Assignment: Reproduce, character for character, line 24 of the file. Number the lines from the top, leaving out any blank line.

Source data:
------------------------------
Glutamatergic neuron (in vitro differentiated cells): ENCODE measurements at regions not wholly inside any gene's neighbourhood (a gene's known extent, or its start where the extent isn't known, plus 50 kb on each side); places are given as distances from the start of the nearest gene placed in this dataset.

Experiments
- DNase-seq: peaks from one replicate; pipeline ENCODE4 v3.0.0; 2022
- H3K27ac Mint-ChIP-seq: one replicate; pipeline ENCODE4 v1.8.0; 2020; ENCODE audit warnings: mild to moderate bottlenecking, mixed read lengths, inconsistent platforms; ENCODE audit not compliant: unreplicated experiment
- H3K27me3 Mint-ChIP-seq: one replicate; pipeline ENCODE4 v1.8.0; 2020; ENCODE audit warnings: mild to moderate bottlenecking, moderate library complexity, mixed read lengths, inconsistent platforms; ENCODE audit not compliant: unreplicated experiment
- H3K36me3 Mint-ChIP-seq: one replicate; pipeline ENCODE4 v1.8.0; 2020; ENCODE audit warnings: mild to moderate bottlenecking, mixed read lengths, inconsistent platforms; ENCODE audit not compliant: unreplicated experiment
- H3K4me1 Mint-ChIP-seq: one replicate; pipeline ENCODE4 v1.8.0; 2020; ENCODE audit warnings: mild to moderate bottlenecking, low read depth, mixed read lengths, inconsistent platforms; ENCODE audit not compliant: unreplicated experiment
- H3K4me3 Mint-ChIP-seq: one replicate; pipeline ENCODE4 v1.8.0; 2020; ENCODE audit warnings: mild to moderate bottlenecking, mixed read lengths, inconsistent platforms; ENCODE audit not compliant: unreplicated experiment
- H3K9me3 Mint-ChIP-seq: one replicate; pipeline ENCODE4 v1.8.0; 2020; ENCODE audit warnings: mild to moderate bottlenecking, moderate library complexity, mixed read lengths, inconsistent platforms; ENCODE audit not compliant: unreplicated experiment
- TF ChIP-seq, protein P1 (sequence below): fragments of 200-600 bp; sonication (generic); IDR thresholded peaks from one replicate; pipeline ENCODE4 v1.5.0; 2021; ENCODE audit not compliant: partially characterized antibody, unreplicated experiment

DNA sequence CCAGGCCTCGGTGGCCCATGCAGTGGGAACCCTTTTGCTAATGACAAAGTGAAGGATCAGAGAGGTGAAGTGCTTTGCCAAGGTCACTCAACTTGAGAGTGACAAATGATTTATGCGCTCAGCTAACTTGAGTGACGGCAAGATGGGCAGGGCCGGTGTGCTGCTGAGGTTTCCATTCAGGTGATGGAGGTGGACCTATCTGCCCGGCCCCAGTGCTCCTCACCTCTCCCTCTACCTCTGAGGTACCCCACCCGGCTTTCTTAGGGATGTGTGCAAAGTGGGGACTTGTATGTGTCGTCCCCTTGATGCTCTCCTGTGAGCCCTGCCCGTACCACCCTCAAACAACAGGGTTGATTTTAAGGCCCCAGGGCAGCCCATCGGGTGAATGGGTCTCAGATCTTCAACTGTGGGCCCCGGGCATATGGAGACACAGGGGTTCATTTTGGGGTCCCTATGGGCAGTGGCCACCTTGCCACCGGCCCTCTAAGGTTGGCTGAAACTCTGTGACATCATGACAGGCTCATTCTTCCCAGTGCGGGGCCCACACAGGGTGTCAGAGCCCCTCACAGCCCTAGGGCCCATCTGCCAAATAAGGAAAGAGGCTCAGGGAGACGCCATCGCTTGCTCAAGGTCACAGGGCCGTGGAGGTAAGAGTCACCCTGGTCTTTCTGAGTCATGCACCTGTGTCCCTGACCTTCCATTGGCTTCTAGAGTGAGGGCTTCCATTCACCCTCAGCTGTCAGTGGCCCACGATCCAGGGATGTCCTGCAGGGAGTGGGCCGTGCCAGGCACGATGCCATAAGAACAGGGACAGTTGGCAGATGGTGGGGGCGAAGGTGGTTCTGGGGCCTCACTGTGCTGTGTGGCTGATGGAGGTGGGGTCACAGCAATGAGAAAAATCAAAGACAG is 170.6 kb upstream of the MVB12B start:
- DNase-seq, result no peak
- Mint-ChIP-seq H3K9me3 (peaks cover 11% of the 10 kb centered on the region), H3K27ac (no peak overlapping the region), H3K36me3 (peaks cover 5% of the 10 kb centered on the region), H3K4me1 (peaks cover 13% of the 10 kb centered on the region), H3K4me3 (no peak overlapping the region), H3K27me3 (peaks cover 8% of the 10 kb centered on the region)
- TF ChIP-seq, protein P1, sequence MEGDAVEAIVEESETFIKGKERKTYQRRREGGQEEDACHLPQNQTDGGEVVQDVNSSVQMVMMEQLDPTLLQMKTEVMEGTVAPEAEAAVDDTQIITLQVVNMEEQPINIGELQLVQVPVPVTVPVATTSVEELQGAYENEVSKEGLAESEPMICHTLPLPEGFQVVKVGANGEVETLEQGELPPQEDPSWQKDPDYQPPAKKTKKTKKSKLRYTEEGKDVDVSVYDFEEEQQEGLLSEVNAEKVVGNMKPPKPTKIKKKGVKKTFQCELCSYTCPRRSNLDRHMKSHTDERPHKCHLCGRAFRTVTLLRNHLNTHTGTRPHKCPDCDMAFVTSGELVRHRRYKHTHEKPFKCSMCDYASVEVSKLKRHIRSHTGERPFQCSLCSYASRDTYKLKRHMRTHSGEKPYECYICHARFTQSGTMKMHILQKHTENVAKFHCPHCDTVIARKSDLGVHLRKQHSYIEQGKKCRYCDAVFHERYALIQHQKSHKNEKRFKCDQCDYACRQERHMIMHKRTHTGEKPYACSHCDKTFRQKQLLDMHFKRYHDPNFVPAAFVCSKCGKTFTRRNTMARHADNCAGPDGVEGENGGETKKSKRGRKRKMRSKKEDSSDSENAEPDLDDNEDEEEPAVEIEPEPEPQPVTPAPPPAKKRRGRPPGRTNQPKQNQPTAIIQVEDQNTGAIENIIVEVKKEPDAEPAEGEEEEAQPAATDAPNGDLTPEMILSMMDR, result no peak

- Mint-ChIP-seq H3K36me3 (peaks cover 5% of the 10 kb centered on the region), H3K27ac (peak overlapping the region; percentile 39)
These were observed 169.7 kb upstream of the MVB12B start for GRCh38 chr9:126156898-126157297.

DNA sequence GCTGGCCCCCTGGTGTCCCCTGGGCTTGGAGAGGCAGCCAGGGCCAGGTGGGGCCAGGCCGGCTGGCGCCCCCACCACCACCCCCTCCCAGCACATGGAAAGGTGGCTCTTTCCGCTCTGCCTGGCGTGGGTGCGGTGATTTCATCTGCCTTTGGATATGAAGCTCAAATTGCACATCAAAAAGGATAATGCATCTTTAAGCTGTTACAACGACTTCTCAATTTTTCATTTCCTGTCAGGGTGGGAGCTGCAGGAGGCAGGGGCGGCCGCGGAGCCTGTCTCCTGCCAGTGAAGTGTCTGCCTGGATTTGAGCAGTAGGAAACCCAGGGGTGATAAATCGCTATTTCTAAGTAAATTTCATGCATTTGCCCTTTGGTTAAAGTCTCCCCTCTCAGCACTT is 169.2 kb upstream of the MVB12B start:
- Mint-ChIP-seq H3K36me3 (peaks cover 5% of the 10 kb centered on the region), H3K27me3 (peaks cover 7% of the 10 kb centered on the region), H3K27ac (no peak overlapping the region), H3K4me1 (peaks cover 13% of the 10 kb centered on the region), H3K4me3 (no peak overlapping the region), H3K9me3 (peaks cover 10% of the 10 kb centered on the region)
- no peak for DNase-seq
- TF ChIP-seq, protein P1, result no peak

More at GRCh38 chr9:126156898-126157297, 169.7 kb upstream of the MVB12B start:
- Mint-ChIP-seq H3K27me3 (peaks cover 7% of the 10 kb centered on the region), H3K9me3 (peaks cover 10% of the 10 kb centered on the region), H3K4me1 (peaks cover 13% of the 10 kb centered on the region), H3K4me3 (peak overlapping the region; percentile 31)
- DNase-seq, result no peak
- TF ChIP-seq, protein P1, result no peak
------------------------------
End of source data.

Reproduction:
- TF ChIP-seq, protein P1, result no peak